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The Cultural Development of Moral Repair in US Military Veterans: a Hermeneutic Phenomenology Study Open Access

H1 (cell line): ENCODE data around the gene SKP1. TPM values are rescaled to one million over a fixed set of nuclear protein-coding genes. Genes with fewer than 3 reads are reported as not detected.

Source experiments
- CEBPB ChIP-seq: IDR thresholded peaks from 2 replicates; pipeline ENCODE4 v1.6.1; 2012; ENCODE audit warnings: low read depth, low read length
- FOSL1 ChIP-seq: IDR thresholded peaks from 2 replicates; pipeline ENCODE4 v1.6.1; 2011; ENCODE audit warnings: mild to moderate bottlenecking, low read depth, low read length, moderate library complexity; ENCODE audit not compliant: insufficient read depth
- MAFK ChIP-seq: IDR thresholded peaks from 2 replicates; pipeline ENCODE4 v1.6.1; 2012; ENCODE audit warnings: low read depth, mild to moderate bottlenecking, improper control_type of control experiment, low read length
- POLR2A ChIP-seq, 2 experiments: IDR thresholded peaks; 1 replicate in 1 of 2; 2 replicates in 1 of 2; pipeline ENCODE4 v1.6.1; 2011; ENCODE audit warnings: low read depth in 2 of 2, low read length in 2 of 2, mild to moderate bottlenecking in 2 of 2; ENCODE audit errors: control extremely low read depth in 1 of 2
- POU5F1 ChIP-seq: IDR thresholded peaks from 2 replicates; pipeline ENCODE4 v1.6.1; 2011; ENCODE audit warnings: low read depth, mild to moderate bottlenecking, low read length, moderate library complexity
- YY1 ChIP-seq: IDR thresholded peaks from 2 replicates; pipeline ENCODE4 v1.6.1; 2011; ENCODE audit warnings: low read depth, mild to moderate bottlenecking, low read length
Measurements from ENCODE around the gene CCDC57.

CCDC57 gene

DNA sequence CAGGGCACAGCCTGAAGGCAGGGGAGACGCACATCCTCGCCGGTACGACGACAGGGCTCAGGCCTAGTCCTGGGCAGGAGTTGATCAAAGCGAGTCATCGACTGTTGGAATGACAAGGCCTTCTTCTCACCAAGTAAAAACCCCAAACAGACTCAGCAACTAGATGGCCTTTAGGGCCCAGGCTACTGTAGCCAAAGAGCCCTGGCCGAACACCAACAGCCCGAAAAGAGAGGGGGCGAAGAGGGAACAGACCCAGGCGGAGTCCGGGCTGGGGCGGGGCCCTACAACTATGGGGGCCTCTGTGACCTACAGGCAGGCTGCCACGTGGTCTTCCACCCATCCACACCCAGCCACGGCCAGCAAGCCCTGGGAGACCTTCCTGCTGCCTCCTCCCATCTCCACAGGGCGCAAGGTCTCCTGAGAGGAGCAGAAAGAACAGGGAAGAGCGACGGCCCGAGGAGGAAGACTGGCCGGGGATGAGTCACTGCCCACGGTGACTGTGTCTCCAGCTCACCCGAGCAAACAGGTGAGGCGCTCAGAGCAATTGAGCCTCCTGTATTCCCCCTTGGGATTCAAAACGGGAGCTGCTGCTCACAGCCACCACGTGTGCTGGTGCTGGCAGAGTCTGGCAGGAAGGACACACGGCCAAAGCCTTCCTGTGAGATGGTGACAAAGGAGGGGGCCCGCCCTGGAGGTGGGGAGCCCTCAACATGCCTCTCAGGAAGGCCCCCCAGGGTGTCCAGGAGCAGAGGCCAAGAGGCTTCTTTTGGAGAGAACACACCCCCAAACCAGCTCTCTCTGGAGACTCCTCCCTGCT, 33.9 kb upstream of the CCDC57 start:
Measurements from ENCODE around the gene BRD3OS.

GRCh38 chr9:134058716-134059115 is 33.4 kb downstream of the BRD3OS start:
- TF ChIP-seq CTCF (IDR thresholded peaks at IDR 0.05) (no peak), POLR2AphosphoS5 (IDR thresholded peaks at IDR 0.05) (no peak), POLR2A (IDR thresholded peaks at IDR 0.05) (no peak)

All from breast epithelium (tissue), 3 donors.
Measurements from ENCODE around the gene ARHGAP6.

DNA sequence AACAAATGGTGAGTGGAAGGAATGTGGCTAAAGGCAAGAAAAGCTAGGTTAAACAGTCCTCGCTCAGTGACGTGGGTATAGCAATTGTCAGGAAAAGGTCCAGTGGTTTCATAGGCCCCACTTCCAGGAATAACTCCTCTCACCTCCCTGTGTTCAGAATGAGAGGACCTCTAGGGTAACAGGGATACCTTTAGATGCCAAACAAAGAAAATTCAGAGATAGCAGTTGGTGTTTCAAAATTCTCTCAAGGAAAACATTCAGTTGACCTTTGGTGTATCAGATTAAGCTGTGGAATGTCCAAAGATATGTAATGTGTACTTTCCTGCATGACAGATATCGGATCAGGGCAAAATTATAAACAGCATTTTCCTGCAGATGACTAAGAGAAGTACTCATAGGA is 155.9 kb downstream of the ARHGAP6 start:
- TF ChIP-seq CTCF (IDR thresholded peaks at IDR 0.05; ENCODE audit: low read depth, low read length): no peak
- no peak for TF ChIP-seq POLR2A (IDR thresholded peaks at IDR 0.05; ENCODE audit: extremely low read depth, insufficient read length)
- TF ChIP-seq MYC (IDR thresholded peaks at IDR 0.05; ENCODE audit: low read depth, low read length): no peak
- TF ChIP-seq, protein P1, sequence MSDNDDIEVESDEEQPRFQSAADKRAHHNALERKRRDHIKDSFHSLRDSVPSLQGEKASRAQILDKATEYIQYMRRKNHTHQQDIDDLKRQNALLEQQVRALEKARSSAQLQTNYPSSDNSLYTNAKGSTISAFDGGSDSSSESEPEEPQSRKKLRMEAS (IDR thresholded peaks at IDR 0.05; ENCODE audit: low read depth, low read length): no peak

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Military and political leaders report the U.S. military is experiencing a suicide epidemic. Despite efforts to thwart it, recent evidence shows the suicide rate among military personnel is at its highest since 2012. An emerging area of academic and clinical interest, the study of moral injury and moral repair, offers a fresh and welcomed view into this problem. Moral injury is perhaps best thought of as a spiritual wound or scarring of the soul where deeply held personal beliefs or truths about humanity become undone leading to feelings of guilt, shame, self-condemnation, anger, and betrayal. Left unattended, these feelings lead individuals to lives disconnected and isolated from the social world. Some, perhaps most, never learn how to heal from this type of injury. Instead, they suffer in silence, or worse. Moral injury resulting from combat-related trauma has been suggested as having a mediating role in military service member suicidal behavior, although evidence is just emerging. How veterans heal from moral injury, otherwise known as moral repair, is even less understood and is the focus of this study. Specifically, this qualitative research study seeks to explore the lived experience of moral repair among US military veterans in order to elicit moral repair's cultural form. The study is conducted through a cultural psychological lens rooted in Vygotskian socio-historical theory using Heidegger hermeneutic phenomenology methods providing a means of uncovering the cultural character imbued in the psychological phenomenon. Veterans from the Vietnam War to present combat operations in Iraq and Afghanistan have been interviewed. Preliminary results indicate moral repair is developed by reconnecting with the social world through culturally mediated constructive, holistic and integrative activity using one's military identity as a launching point. From a theoretical perspective, examination of moral repair through a cultural psychological lens, one that captures the socio-historical nature of human development, may serve to advance our fundamental understanding of it and assist in developing an operational definition of moral repair for use in further studies. From a practitioner perspective, further insight into the cultural character (e.g. social activities, artifacts, and concepts) elucidated through the lived experience of moral repair among U.S. military veterans may inform military, clinical, religious, and community leaders in developing or updating policies, programs, interventions, and treatments aimed at healing our wounded warriors and in so doing ideally reduce the risk of suicidal behaviors within the military community.

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